The stack calculus : a fundamental (and simple !) calculus for Classical Logic

Around April 1 (but doesn't seem like a joke) 2013, on arxiv:
Alberto Carraro, Thomas Erhard, Antonino Salibra,
The stack calculus
(direct PDF link)

We introduce a functional calculus with simple syntax and operational semantics in which the calculi introduced so far in the Curry–Howard correspondence for Classical Logic can be faithfully encoded. Our calculus enjoys confluence without any restriction. Its type system enforces strong normalization of expressions and it is a sound and complete system for full implicational Classical Logic. We give a very simple denotational semantics which allows easy calculations of the interpretation of expressions.

I haven't looked at the details yet, but the result are surprisingly simple and look deeply interesting -- if you're into that sort of thing. I was always a bit rebuted the relatively large size of classical calculi, with lots of rules on top of the lambda-calculus. This one doesn't have a lambda primitive (a bit like System L in this respect) and is surprisingly concise.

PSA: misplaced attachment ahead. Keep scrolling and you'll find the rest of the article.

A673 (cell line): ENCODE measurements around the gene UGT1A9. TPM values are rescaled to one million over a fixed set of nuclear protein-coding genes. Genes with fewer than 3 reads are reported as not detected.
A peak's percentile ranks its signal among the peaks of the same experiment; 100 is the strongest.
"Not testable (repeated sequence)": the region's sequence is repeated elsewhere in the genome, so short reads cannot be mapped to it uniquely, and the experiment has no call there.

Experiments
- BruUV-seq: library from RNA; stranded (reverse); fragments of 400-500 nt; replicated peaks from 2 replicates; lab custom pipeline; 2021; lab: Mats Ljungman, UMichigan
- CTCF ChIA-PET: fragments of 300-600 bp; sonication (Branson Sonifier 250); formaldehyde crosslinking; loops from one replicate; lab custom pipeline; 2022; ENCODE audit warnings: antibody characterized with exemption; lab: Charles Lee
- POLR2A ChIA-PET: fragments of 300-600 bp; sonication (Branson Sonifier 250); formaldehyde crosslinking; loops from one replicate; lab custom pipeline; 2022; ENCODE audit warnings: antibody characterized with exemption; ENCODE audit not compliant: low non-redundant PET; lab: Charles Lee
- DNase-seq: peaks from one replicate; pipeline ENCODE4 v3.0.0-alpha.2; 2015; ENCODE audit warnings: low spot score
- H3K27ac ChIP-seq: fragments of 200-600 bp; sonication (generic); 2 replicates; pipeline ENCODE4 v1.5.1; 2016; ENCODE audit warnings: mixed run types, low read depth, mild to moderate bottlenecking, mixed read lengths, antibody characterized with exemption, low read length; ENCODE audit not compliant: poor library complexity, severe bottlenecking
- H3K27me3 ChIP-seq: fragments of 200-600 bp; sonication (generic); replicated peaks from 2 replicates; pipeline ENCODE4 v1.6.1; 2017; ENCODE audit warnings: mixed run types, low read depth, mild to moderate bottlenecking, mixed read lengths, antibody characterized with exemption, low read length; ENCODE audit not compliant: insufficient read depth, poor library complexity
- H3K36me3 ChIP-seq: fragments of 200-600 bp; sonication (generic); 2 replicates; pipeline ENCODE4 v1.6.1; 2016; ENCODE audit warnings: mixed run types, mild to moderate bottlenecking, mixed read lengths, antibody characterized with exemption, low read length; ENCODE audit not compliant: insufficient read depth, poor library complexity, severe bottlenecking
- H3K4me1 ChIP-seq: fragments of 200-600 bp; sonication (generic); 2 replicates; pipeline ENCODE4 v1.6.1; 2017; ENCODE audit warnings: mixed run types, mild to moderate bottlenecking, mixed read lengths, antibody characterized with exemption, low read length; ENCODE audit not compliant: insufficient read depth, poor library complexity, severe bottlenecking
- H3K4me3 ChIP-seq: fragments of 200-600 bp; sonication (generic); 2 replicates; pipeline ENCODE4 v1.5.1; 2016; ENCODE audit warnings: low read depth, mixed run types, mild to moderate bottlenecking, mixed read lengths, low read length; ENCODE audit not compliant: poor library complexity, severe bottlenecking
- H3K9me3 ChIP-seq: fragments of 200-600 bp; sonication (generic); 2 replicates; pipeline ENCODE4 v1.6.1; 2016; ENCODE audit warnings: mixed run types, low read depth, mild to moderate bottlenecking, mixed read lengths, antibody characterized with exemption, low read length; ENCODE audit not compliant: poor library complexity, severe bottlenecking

(Fun fact: intuitionistic calculi are structured by the fact that there is only one hypothesis on the right of the turnstile. They have at most one hypothesis on the left of the turnstile.)

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One of the authors seems to have tweaked the (untyped) calculus:


Was a little bit distracted by the aprils fool hint, but didn't find an indication that it is not sound or not complete so far(*).

But does it have cut-elimination? Respectively does normalization result in a cut-free proof?

(*) The [mu, alfa] rule looks like double negation elimination:

G, ~A |- f
G |- A

For classical logic this would make the [bot i] rule redundant.